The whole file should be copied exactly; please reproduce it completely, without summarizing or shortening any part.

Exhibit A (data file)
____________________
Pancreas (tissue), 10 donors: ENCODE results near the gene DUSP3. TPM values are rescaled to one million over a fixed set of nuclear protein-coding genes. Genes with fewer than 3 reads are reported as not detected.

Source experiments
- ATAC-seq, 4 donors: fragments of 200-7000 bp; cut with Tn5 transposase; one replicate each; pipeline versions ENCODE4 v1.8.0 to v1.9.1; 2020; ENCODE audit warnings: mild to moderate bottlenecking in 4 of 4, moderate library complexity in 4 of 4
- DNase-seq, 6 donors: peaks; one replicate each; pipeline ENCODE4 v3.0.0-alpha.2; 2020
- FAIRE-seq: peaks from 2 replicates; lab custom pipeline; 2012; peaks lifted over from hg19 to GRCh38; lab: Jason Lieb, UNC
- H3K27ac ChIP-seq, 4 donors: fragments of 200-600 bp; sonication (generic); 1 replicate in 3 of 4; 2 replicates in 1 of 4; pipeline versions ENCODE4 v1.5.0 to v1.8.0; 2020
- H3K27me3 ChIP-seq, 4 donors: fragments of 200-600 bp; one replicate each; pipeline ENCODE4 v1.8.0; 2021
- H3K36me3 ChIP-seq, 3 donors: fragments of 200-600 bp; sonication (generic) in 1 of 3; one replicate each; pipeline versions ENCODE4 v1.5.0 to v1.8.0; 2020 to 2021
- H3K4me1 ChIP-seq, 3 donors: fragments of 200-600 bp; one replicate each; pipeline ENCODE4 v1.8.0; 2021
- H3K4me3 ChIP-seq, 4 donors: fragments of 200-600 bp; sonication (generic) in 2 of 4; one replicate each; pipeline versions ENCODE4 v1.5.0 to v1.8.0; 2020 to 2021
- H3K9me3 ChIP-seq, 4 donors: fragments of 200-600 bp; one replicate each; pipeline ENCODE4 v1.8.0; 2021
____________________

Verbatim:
Pancreas (tissue), 10 donors: ENCODE results near the gene DUSP3. TPM values are rescaled to one million over a fixed set of nuclear protein-coding genes. Genes with fewer than 3 reads are reported as not detected.

Source experiments
- ATAC-seq, 4 donors: fragments of 200-7000 bp; cut with Tn5 transposase; one replicate each; pipeline versions ENCODE4 v1.8.0 to v1.9.1; 2020; ENCODE audit warnings: mild to moderate bottlenecking in 4 of 4, moderate library complexity in 4 of 4
- DNase-seq, 6 donors: peaks; one replicate each; pipeline ENCODE4 v3.0.0-alpha.2; 2020
- FAIRE-seq: peaks from 2 replicates; lab custom pipeline; 2012; peaks lifted over from hg19 to GRCh38; lab: Jason Lieb, UNC
- H3K27ac ChIP-seq, 4 donors: fragments of 200-600 bp; sonication (generic); 1 replicate in 3 of 4; 2 replicates in 1 of 4; pipeline versions ENCODE4 v1.5.0 to v1.8.0; 2020
- H3K27me3 ChIP-seq, 4 donors: fragments of 200-600 bp; one replicate each; pipeline ENCODE4 v1.8.0; 2021
- H3K36me3 ChIP-seq, 3 donors: fragments of 200-600 bp; sonication (generic) in 1 of 3; one replicate each; pipeline versions ENCODE4 v1.5.0 to v1.8.0; 2020 to 2021
- H3K4me1 ChIP-seq, 3 donors: fragments of 200-600 bp; one replicate each; pipeline ENCODE4 v1.8.0; 2021
- H3K4me3 ChIP-seq, 4 donors: fragments of 200-600 bp; sonication (generic) in 2 of 4; one replicate each; pipeline versions ENCODE4 v1.5.0 to v1.8.0; 2020 to 2021
- H3K9me3 ChIP-seq, 4 donors: fragments of 200-600 bp; one replicate each; pipeline ENCODE4 v1.8.0; 2021